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David M AndersonInbunden
The Poor are Not Us
Poverty and Pastoralism in Eastern Africa289
This collection concerning East African pastoralists rejects the premise of pastoral egalitarianism and poses questions about the gradual creep of poverty, changing patterns of wealth and accumulation, the impact of diminishing resources on pastoral communities, and the impact of external values. North America: Ohio U Press
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... essential reading ... - Roderick P. Neumann in AFRICAN AFFAIRS This book's great merit is to have managed to make the study of what are minority communities in eastern Africa interesting and relevant to those who are concerned with the ways in which the continent has tackled the thorny question of development. - Patrick Chabal in INTERNATIONAL AFFAIRS The papers make it clear that pastoralist communities throughout eastern Africa are aware of the changing nature of poverty. There is a lively and robust indigenous discourse about how poverty should be understood, and how it can be ameliorated. Pastoralists increasingly recognise that the poor are now among them. But, although the alleviation of poverty is a central tenet of the development dialogue, there is still much to be done to engage the pastoralists themselves in that dialogue... . For those who are interested in, and concerned with, this subject, this book is essential reading. - D.J. Shaw in DEVELOPMENT POLICY REVIEW ... the readableand provocative fashion ... with which various approaches have been pulled together between one set of covers. - John Wood in AFRICAN STUDIES REVIEW ...this insightful edition reviews most of the significant factors concerning the slide of pastoralists down the continuum from prosperity to impoverishment... .Through excellent case studies, the volume paints a sad but convincing canvas of pastoral poverty, but also establishes an argument, often only implicitly developed, for giving support to the productive enterprise of raising livestock in rangelands best suited for that purpose - precisely the terms on which pastoral communities are prepared by tradition, knowledge and commitment to encounter modernity. Structural poverty today can best be reduced by strengthening the animal economy and securing herders' rights over resources, as well as selectively pursuing settlement, commercialization and diversification. Such shifts in policy also require reconfiguring the metaphorical state-of-mind, long propagated through misguided interventions by international and national agencies, that has too long associated pastoralists with poverty rather than their wealth of land, livestock and adaptability. - John Galaty in JOURNAL OF AFRICAN HISTORY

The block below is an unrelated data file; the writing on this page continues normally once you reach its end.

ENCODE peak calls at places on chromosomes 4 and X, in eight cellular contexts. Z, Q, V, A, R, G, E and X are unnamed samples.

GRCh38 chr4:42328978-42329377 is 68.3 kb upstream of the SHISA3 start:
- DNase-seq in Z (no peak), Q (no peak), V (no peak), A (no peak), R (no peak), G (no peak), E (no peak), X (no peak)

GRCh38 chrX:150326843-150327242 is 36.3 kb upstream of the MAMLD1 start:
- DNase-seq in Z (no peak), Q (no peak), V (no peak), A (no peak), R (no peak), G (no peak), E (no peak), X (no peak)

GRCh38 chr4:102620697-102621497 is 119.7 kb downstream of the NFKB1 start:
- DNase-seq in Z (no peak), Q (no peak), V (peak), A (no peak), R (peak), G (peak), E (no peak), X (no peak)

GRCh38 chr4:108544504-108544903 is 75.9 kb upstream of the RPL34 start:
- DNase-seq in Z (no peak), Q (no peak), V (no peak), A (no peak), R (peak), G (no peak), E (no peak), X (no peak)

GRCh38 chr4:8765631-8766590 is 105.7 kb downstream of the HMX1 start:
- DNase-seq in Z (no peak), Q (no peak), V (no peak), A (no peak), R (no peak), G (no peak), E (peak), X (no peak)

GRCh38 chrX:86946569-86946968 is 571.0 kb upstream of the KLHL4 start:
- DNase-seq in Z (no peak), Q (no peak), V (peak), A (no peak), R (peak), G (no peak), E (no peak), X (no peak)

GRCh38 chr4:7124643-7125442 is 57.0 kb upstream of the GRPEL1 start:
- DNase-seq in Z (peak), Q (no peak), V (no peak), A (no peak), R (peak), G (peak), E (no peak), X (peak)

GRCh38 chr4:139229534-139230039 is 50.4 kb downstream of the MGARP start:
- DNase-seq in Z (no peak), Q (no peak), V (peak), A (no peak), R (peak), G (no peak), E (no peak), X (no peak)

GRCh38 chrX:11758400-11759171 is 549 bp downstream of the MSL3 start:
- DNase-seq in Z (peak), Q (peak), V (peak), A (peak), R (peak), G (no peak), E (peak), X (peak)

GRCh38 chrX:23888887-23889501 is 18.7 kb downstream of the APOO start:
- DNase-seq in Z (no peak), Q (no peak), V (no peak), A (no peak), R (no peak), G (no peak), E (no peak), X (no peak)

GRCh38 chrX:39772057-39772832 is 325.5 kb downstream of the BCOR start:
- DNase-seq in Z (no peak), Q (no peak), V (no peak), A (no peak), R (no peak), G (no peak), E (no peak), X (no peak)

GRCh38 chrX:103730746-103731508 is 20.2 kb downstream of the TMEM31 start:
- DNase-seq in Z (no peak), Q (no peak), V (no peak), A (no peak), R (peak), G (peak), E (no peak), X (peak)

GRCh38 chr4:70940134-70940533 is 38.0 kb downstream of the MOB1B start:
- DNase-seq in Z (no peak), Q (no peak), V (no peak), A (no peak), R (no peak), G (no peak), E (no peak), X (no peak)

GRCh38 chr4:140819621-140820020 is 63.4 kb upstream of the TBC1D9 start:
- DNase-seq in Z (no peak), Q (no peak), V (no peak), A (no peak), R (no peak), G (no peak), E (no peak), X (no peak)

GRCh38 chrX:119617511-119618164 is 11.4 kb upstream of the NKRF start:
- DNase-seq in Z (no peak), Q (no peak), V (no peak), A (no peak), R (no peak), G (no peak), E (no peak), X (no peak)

Part 1 Introduction - poverty past and present: poverty and the pastoralist - deconstructing myths, reconstructing realities, Vigdis Broch-Due and David M. Anderson; pastoral poverty in historical perspective, Richard D. Wallet; remembered cattle, forgotten people - the morality of exchange and the exclusion of the Turkana poor, Vigdis Broch-Due. Part 2 Metaphors and meanings: power and poverty in southern Somalia, Bernhard Helander; pastoralists at the border - Maasai poverty and the development discourse in Tanzania, Aud Talle; why hyenas chase the lion -Iraqw and Datooga discourses on fortune, failure and the future, Ole Bjorn Rekdal and Astrid Blystad. Part 3 Coins and calories: health consequences of pastoral sedentarization among Rendille of northern Kenya, Elliot Fratkin et al; of markets, meat and milk -pastoral commoditization in Kenya, Fred Zaal and Ton Dietz; mutual assistance among the Ngorongoro Maasai, Tomasz Potkanski. Part 4 Development dialogues: images and interventions - the "problems" of "pastoralist" development, Dorothy L. Hodgson; rehabilitation, resettlement and restocking - ideology and practice in pastoralist development, David M. Anderson.